451 Research: View Technologies launches real-time, location-based RFID service for IoT item visibility

A convention has built around the Internet of Things which measures IoT market potential in terms of the number of devices that will be connected by a certain date. While this guestimation may offer some rough parameters for overall market size – give or take a billion or two devices – a more interesting view considers new business models, new products and new partnerships that will emerge from IoT opportunity. Another convention has been to vision IoT as an IT solutions play, where networking, cloud and data analytics optimize systems to introduce new efficiencies in industry, government, transport, energy and other sectors. But the “things” in IoT generally hail from the physical world, and when software enabled operate with different technologies according to different protocols. This requires the merging of IT and OT (operational technologies), and introduces a host of different market players into the IoT marketscape.

In the research report below, 451 Research associate analyst Ryan Martin examines one of these, a new joint venture between Stanley Black & Decker and RF Controls called View Technologies which is banking on a niche opportunity – the identification and itemization of ‘things’ via a location-based RFID technology. View Technologies describes its offering as a wide-area, UHF passive RFID service ‘platform’ that provides real time, location-based intelligence for monitoring sensor assets. As a platform, the service can integrate with existing infrastructure and services to enable the merging of systems noted above, and as Martin points out, to allow View Technologies “skim the market,” positioning as a key cog in an IoT solution wheel.

For an informative primer on RFID, View Technologies’ own version of it, and the likelihood of its success in displacing traditional tagging technologies or commanding precedence in an evolving IoT ecosystem, read on. Martin’s “SWOT” analysis offers a quick summary. (ed.)


Ryan Martin, associate analyst, IoT and wearable technologies, 451 Research
Ryan Martin, associate analyst, IoT and wearable technologies, 451 Research

View Technologies, a joint venture between Stanley Black & Decker and RF Controls, has just launched inView, its real-time, location-based RFID platform for logistics, manufacturing and retail, building on the idea that the Internet of Things (IoT) is nothing without item-level information about the ‘things’ being connected. The extent to which items are able to be identified, located and tracked both concurrently and in real time depends just as much on the efficacy of RFID readers as the tags they read. While this makes a lot of sense from a ‘systems’ perspective, the reality is that RFID reader R&D has been largely ignored until recently. This is the space that View Technologies is after – wide-area, UHF passive RFID with real-time location services.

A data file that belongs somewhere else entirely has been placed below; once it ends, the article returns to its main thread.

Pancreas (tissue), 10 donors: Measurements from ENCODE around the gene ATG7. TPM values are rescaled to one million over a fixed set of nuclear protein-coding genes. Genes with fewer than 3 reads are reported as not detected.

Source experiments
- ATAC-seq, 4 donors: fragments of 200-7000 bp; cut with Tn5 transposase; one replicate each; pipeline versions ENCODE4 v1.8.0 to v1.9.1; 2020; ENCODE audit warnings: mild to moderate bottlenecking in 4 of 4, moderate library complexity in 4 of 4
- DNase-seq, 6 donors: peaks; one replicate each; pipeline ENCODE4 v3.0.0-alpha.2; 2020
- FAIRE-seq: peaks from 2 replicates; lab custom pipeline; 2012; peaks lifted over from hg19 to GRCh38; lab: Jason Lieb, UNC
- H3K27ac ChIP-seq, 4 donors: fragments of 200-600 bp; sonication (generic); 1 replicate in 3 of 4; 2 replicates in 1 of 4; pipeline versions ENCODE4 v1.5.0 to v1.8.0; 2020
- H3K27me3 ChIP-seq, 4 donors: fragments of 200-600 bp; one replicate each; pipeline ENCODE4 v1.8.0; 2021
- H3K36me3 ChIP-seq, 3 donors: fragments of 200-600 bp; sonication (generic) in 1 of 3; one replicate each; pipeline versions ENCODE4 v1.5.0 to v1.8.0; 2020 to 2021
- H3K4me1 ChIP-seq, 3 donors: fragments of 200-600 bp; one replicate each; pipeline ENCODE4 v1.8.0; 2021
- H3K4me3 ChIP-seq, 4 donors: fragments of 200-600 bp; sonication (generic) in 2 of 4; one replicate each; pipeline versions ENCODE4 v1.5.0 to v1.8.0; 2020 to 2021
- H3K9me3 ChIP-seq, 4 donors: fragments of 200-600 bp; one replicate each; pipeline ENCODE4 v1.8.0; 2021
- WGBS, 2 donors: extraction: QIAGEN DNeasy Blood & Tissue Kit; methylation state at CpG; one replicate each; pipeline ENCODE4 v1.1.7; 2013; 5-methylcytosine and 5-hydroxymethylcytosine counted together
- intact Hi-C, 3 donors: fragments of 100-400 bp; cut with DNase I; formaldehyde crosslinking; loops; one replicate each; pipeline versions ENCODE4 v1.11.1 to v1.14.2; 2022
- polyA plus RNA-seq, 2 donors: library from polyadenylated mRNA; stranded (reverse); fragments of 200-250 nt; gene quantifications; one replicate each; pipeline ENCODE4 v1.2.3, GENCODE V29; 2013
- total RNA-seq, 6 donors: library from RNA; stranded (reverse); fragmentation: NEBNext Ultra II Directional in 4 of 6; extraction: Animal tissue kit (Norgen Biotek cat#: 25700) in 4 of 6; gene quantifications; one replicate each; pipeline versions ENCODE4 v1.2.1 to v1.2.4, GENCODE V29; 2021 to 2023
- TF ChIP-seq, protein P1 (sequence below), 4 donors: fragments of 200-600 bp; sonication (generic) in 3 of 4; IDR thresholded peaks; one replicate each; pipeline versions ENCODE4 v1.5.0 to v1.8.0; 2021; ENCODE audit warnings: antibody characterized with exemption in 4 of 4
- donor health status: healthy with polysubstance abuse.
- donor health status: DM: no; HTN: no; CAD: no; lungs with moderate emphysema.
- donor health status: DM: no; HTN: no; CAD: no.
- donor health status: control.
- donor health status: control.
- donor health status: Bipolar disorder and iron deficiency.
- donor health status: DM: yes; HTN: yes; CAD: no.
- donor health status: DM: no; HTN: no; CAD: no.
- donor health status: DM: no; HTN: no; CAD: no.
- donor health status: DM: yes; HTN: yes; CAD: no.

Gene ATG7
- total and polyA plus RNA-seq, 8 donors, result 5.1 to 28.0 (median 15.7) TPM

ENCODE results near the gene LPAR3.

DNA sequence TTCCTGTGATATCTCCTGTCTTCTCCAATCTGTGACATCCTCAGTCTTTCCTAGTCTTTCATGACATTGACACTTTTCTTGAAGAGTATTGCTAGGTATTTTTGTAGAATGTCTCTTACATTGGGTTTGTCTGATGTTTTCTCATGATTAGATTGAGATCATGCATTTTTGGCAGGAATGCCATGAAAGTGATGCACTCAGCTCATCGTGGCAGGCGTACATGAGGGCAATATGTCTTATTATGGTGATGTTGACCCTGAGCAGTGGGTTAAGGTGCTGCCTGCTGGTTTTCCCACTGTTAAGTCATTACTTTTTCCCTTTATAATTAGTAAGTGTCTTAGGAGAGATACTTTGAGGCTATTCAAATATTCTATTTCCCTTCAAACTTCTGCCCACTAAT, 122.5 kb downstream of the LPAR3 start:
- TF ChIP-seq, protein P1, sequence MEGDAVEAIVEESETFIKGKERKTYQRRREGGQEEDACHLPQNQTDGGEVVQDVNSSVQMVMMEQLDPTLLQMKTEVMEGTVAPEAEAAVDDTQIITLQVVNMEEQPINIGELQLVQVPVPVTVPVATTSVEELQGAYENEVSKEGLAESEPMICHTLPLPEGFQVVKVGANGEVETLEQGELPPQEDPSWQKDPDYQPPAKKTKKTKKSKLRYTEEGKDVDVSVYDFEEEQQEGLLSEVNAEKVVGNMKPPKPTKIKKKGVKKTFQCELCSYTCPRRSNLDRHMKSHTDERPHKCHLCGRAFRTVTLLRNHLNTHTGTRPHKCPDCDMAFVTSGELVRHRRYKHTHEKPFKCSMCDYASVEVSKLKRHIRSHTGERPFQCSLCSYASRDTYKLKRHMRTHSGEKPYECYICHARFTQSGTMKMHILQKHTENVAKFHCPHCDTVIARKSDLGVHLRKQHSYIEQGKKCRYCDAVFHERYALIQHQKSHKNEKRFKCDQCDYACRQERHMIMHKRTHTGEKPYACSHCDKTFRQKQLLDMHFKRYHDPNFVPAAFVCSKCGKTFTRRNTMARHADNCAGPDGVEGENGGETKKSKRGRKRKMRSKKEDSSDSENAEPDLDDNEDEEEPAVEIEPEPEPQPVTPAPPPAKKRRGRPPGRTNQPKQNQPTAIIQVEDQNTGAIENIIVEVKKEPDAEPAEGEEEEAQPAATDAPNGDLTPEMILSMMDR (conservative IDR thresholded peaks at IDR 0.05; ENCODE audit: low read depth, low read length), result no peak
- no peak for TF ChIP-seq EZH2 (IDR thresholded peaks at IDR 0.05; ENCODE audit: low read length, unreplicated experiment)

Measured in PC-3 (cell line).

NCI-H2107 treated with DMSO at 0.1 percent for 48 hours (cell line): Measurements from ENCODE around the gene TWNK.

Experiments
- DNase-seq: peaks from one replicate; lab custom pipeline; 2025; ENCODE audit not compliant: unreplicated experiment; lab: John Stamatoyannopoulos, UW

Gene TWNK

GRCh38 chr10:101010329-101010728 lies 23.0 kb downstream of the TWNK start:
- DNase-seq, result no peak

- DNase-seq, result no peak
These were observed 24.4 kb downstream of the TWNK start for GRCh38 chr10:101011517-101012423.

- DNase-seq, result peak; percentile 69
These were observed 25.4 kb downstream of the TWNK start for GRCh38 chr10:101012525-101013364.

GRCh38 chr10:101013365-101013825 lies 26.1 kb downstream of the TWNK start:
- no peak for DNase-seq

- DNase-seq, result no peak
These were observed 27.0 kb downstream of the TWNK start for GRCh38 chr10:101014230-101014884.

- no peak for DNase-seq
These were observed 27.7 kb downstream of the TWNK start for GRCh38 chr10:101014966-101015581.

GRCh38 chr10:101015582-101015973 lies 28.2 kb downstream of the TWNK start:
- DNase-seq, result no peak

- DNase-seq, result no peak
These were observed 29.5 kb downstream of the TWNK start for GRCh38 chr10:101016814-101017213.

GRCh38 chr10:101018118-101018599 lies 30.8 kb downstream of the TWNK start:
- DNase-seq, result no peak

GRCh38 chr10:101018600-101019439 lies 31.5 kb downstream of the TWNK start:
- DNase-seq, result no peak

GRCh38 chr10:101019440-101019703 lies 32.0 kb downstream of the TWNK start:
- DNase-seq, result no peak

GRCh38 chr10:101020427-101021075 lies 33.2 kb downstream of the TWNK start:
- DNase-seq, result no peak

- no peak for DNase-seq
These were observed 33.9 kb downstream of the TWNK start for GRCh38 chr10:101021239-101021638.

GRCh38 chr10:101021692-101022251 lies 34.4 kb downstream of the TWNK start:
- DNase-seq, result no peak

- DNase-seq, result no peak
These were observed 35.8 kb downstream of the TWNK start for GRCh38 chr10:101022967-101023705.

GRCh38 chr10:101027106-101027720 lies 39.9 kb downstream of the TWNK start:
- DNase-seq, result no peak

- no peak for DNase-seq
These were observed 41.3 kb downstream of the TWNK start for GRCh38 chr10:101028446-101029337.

The 451 Take

Positioning inView as a value-added platform that companies can integrate with their existing infrastructure or services is a sure-fire way to skim the market when paired with compelling ROI scenarios that provide intelligence at the item level, in the place(s) and time of operations. Partnering with systems integrators and application platforms designed for retail and industrial settings is just part of the process (albeit an important one); leveraging Stanley Black & Decker’s capital and operational excellence, and RF Controls’ intellectual property portfolio, both of which are integral to executing its go-to-market agenda, is another. While the likelihood of cannibalizing legacy passive and active tag market share means prospective customers will be forced to evaluate not only View Technologies’ offerings, but also those of competing – and substitutable – technologies that abandon RFID altogether, it has enough of a jump on the game to adjust (rather than simply react) as needed.


View Technologies is a joint venture between Stanley Black & Decker and RF Controls, established in July 2014 and based in Marietta, Georgia. Stanley provides manufacturing, sales, marketing, installation, software and administrative services to the joint venture through its Industrial division (Engineered Fastening), while RF Controls provides an exclusive global license to its RFID antenna systems, which are protected by the following patents: